Fostering Competition in the Energy SectorWed, 02/21/2018 - 12:35
Taking the necessary steps to realize Mexico’s commitment to an energy market open for private business and having renewable and clean energy technologies play a preponderant role in the country’s energy mix, the country’s regulatory authorities made a point of integrating international best practices and adapting it to Mexico’s reality, as the long-term electricity auctions show. Can Mexico enhance competition under a level playing field outside of these auctions?
“A significant European contingent has entered the market, spearheaded by Spain, Italy and Germany. As an input for the design of the auctions, these international entrants expressed their concerns about Mexico’s renewables industry in an effort to avoid repeating past mistakes and hasten the country’s energy transition process,” says Oscar Bernal, Director General Mexico of Eosol Energy. “In regulatory terms, there is a significant difference with the initial subsidies implemented by the Spanish government to guarantee price levels. In Mexico, the authorities are doing commendable work.”
While the long-term electricity auctions are effective from an economic standpoint, Bernal believes the only analyzed variable is price. “We believe that energy policy is too big an issue to be constrained by this variable. Prioritizing technical elements and focusing on capacity requirements rather than approving a maximum number of projects is essential,” he says. The private sector is closely watching the development of the projects from the first auction because those will be the measuring stick for the projects still to come. “We will pay close attention to the projects that become operational while looking at how to fill the gap left by those that do not,” says Bernal.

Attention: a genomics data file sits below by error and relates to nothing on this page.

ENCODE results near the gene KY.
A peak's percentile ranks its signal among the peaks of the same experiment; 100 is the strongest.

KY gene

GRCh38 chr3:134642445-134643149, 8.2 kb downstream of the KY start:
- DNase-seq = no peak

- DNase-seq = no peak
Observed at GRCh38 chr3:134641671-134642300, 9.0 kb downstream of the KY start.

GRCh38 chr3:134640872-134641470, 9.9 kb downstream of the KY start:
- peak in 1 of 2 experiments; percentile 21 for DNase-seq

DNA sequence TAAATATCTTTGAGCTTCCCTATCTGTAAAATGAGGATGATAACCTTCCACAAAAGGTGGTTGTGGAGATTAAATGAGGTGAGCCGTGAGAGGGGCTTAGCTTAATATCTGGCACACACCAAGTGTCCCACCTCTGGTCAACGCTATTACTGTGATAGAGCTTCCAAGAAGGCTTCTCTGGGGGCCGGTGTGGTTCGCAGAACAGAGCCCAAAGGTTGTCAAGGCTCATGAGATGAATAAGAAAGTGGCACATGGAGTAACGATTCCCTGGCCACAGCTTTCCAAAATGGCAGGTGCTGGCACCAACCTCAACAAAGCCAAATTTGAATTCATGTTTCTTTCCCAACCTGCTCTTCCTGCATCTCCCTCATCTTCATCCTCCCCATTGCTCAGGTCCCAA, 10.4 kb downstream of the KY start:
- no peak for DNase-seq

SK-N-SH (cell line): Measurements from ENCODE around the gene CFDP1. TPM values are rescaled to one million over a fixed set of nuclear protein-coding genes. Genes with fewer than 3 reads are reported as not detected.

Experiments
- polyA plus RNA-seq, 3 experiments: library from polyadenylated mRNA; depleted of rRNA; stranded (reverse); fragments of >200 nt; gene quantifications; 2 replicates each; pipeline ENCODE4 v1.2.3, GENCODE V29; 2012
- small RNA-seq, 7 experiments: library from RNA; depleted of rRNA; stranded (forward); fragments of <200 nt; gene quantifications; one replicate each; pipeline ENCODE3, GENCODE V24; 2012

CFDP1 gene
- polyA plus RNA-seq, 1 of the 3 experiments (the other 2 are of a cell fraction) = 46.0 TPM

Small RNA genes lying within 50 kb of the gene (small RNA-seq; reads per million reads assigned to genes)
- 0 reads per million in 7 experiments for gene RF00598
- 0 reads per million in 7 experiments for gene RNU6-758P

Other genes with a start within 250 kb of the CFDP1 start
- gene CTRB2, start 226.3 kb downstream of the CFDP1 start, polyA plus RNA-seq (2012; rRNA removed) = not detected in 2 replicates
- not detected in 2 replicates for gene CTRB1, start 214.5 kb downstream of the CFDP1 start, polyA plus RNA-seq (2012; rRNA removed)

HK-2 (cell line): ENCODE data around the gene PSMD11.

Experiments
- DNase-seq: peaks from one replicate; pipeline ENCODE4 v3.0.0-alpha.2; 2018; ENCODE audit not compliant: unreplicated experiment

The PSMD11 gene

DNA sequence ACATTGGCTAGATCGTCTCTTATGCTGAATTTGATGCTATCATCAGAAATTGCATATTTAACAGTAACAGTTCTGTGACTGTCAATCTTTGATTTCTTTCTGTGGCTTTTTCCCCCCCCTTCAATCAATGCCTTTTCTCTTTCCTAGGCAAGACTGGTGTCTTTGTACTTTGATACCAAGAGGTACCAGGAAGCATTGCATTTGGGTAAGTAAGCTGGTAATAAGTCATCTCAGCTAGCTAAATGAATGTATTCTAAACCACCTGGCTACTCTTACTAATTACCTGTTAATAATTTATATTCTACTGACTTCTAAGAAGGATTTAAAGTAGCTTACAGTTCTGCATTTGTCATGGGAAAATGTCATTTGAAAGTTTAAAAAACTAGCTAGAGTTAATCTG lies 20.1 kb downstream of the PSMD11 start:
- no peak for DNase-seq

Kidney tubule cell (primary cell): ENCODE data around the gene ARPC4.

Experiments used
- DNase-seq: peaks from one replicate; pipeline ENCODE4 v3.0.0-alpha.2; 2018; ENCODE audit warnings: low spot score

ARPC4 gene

Bernal says Eosol’s competitive advantage lies in its alternative strategy. “All our five projects in Durango so far have been developed under a full equity scheme, with the exception of our most recent, a 23MW PV solar park in Matamoros, Coahuila.” Eosol’s strategy formed almost as a rebound effect from the auctions due to the absence of private projects. With its full equity advantage, clients started knocking on its door. “In the last 10 months, we have received more renewable energy development projects than in the six years since our company was established.”
By its very nature, renewable energy tends to be concentrated in areas of the country where the targeted resource abounds. In the case of solar power, the bullseye was on Baja California. “We anticipated project concentration in this state so we decided to land a foothold in Durango,” says Bernal. When analyzing the available electricity infrastructure for energy projects — both within and outside the auctions — Bernal says Mexico’s electric infrastructure is, in some cases, insufficient and in others even obsolete. “Usually, infrastructure is unable to follow the boom in this industry once triggered, especially considering the growth in demand that electricity will experience in the coming years.”
When it comes to tackling solar intermittency issues to guarantee its competitiveness against fossil fuels, Bernal points out that oil and coal continue to have a strong presence in Mexico’s energy matrix while all forecasts agree the country will see a dramatic increase in electricity consumption in the coming years. “As a power source, renewable electricity will have an increasing portion of the energy pie as it gradually replaces fossil fuels," he says.
Potential intermittency issues arise when renewable energy reaches a high degree of grid penetration. “In Mexico’s case, this will become a pressing issue in the mid to long term. Intermittency does not become a relevant issue until it reaches 50 percent grid penetration.”
Before the end of 2017, Eosol was to have six operational projects amounting to 93MW, which means it will have the greatest number of operational MW in the country. “Tai Durango I was the first solar project on the national electric system. Eosol pioneered the process of connecting a renewable energy project to the grid in Mexico.” The solar company’s goal is to be Mexico’s largest PV plant operator and asset manager.